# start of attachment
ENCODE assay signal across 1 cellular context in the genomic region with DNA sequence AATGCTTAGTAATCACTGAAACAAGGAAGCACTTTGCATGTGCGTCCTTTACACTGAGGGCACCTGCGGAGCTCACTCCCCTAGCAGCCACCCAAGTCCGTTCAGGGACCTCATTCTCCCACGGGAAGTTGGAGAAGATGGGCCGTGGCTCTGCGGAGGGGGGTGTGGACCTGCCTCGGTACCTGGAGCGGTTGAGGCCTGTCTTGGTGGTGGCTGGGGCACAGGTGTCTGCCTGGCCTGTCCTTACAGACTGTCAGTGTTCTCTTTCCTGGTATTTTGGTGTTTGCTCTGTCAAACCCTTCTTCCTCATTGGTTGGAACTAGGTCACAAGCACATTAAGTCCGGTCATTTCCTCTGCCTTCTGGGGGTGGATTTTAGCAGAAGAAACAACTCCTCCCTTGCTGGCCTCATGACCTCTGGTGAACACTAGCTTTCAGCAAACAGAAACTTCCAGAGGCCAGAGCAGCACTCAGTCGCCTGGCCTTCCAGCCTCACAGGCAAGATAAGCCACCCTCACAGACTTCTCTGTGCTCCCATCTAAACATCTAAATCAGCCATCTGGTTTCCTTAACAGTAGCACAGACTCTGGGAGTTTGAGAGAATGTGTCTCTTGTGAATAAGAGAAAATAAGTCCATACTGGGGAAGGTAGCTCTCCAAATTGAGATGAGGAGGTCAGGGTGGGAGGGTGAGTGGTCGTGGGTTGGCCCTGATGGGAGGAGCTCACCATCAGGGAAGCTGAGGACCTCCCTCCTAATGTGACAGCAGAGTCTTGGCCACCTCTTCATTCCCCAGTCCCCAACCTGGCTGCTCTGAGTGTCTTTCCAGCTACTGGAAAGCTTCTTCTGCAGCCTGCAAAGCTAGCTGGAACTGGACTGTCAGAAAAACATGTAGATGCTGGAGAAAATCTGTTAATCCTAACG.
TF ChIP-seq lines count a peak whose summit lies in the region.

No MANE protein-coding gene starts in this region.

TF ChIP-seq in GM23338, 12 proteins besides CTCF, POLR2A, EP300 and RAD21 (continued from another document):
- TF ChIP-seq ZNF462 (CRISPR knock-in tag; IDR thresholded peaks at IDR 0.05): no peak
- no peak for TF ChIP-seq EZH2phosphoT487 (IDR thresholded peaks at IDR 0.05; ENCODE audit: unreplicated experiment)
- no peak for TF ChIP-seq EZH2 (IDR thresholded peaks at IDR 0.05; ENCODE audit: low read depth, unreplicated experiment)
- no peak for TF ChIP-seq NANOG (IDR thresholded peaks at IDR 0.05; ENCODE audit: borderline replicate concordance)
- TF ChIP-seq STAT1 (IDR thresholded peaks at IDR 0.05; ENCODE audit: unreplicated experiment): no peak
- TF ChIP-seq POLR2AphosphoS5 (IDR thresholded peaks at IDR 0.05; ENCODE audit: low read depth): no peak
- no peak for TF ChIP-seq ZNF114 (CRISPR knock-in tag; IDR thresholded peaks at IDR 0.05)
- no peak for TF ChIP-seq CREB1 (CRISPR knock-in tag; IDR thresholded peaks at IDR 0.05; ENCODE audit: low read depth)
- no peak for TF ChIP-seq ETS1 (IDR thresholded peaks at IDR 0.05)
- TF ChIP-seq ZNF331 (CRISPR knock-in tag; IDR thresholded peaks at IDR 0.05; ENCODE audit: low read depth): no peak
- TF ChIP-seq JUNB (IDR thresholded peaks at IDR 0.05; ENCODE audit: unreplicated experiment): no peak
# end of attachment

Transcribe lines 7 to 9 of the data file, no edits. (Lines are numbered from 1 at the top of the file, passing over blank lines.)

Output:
- no peak for TF ChIP-seq EZH2 (IDR thresholded peaks at IDR 0.05; ENCODE audit: low read depth, unreplicated experiment)
- no peak for TF ChIP-seq NANOG (IDR thresholded peaks at IDR 0.05; ENCODE audit: borderline replicate concordance)
- TF ChIP-seq STAT1 (IDR thresholded peaks at IDR 0.05; ENCODE audit: unreplicated experiment): no peak